45) Michael Jenkins – Falcons
1) Jason Witten – Cowboys
2) Antonio Gates – Chargers
3) Tony Gonzalez – Falcons
4) Dallas Clark – Colts
5) Owen Daniels – Texans
If you’re a vet than this all old news to you, but if you’ve always wondered what exactly fantasy football is, than check out one of these websites and try it out, all for free:
Everybody who heads to any sporting event loves the tailgating, and its always so crucial on getting that perfect spot. Fans look a place to spread out, find some grass, close walk to the stadium, close portable restrooms, and somewhere that won’t break the bank. When Arthur Blank bought the team, one of the first things that improved was tailgating access and areas for fans, one of the main reasons tickets sales and fan support waned. Everyone’s got their game-day ritual and one of the most important elements is getting that spot that’s just right. Many options and areas available for Falcons fans as they head down to the Dome:
Yellow Lot – Nice paved lot north of the Dome next to the Marshalling Yard. As long as you get there before 11 am, fans can roll up and pay $8 to get in on a nice paved lot with portable restrooms and not a terrible walk to the Dome. Intersection of Northside Dr. and Jones Ave/Simpson St.S
Blue Lot – smaller paved lot that offers an excellent quick walk to the Dome, but not quite as much space to spread out. Often times can fill up early, but other times fans can drive up right before the game and get in if their lucky. Northside Dr directly across from the Georgia World Congress Center. Pay ranges from $8 to $15. Very close skip over to Falcons Landing.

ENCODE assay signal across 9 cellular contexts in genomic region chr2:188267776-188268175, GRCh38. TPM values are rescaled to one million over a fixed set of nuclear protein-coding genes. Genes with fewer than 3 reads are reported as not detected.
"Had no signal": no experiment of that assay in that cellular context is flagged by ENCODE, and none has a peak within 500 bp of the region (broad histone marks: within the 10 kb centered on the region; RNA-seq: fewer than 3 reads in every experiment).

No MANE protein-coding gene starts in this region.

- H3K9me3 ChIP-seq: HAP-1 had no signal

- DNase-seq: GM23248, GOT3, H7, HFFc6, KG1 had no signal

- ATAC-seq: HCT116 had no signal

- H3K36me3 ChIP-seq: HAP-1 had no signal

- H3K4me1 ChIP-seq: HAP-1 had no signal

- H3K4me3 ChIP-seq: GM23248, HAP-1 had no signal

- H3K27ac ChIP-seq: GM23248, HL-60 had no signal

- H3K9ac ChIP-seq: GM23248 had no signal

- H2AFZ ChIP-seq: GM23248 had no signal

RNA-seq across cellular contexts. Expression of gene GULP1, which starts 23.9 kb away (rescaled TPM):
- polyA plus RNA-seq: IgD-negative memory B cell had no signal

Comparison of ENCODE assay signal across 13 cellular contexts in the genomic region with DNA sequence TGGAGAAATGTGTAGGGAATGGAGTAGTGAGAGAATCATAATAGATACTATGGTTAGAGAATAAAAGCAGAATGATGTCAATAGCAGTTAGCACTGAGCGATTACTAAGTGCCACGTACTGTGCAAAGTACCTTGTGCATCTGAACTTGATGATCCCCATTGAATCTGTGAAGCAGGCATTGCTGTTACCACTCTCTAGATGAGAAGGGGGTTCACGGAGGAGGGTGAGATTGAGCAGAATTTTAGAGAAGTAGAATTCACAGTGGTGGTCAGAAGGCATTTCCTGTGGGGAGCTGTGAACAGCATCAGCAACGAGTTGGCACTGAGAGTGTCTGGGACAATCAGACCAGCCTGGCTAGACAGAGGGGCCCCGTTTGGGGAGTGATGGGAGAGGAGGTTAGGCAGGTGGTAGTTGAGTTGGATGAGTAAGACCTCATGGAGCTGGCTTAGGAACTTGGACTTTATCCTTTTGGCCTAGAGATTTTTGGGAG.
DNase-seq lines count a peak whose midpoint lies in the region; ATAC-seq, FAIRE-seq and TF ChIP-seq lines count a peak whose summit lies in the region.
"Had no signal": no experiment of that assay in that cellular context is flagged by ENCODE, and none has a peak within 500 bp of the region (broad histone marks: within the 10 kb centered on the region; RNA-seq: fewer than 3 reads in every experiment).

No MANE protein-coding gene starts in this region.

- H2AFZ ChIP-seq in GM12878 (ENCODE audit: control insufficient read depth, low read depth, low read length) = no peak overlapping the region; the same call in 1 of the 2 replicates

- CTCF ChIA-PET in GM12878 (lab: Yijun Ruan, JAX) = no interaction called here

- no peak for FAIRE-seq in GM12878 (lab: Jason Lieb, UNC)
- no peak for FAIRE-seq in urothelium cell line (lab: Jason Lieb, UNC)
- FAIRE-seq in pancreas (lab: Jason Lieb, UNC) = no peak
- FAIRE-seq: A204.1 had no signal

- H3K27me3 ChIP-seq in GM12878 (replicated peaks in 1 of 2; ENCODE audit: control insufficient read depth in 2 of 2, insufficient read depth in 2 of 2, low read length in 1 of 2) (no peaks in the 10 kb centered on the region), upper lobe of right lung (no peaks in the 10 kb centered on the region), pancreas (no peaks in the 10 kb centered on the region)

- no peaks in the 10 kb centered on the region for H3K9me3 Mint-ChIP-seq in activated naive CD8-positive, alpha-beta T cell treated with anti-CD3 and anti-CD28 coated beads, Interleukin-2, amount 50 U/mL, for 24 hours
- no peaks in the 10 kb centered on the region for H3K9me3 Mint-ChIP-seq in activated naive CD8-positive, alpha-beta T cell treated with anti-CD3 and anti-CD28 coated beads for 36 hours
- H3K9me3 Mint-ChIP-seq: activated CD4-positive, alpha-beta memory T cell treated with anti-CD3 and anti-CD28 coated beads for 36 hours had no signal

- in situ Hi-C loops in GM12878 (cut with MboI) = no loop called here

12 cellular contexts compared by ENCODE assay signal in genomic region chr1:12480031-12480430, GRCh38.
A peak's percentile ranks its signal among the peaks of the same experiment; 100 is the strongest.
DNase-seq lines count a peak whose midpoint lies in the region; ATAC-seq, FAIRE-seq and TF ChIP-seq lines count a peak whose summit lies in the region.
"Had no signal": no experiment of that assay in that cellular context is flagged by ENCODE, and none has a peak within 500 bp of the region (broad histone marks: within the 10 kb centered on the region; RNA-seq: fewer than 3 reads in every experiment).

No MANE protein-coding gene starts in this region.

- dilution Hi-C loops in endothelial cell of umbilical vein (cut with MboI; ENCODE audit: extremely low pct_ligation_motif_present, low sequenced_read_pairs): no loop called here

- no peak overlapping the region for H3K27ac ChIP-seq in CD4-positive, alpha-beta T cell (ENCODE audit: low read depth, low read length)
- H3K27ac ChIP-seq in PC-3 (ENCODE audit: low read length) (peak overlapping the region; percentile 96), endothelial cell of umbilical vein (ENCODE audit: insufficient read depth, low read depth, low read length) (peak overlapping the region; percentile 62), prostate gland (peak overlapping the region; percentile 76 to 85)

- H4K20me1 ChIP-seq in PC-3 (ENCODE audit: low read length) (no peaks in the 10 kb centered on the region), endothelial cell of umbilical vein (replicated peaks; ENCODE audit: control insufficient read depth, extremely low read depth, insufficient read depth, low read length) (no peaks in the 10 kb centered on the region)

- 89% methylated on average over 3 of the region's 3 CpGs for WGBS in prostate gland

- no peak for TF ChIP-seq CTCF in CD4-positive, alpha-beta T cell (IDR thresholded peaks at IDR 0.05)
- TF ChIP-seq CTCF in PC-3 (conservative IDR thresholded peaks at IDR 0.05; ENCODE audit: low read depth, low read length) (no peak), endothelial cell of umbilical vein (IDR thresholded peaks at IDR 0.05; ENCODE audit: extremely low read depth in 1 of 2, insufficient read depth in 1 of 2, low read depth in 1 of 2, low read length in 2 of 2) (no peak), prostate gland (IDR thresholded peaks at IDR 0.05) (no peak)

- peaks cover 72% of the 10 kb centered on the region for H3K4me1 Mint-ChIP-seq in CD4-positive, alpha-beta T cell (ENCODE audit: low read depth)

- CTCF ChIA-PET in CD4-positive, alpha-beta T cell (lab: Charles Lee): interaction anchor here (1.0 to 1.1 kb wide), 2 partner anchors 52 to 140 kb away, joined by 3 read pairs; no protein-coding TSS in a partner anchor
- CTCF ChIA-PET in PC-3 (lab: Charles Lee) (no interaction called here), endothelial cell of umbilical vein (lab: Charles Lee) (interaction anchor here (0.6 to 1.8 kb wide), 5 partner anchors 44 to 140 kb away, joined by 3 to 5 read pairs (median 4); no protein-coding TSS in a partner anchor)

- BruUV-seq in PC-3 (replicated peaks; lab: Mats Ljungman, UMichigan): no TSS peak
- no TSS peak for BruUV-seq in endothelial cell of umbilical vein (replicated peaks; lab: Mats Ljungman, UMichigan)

Parking lots all along Northside Dr. where the party gets going with the smells of great food and music to get you pumped and ready to go for the game.
Orange Lot & Lot K
As close as you can get to the Dome with a raucous party going on just south of where the Falcons play. Not sure of accessibility or price. Intersections of Mangum St. and Georgia Dome Drive.
Some excellent grassy spots that include some tailgaters getting fired up and ready for the game with all the great fixings for an enjoyable experience. Olympic Dr, MLK, and Mitchell Street.
With the explosion of local sports bars in the area including Taco Mac and Dantanna’s, taking MARTA makes it easy to hop on the train and be dropped off ready to throwdown before the game. Hit the trains early and start your tailgating well before noon, or wait a little closer until game-time. Only issues are trying to find a seat when the sports bars are packed or if you don’t have any friends tailgating nearby. A big bottleneck on trying to hit the trains back after the game though.
Apologies if I’ve incorrectly described any of your favorite tailgate areas, as its difficult to get a gauge of the entire tailgating situation when you hit the same area for each game. So let’s hear it Falcons Fans: where is the best place to tailgate in the ATL getting ready to see the Falcons play?
Quick Hit Falcons-Rams Preview
Just wanted to rattle off a couple of things to watch for as we head towards our second preseason game against the Rams:
1 – Defensive Improvement
It was the first preseason game and lets just chalk up to that for some of our defensive performances. We had some bright spots and some low points, but overall we did hold the Lions to 3 points and that’s the bottom line, although many fans were less than enthused about the first defensive outing. Will we see some more pressure and more of a defensive gelling?
2 – Backup QB Battle
Even though Matt Ryan will see more action in this game, the battle royale continues in earnest with hometown favorite DJ Shockley trying to unseat Chris Redman. Shockley may have more upside, but he has to prove he can handle backup duties on a more consistent basis and Redman needs to justify his large salary.
3 – Fight for Last WR Spots
Will Eric Weems continue his mad dash towards not only a roster spot, but serious playing time? Weems has impressed throughout camp and looks to lock up a spot with a couple more solid performances. That would leave either one or two spots for Robert Ferguson, Marty Booker, Troy Bergeron, Chandler Williams, and rookie Aaron Kelly.
Put some good food on the grill, pop some good beverages, and get your favorite couch spot and ENJOY THE GAME FELLOW BIRD CAGERS! GO FALCONS!!!!!!!!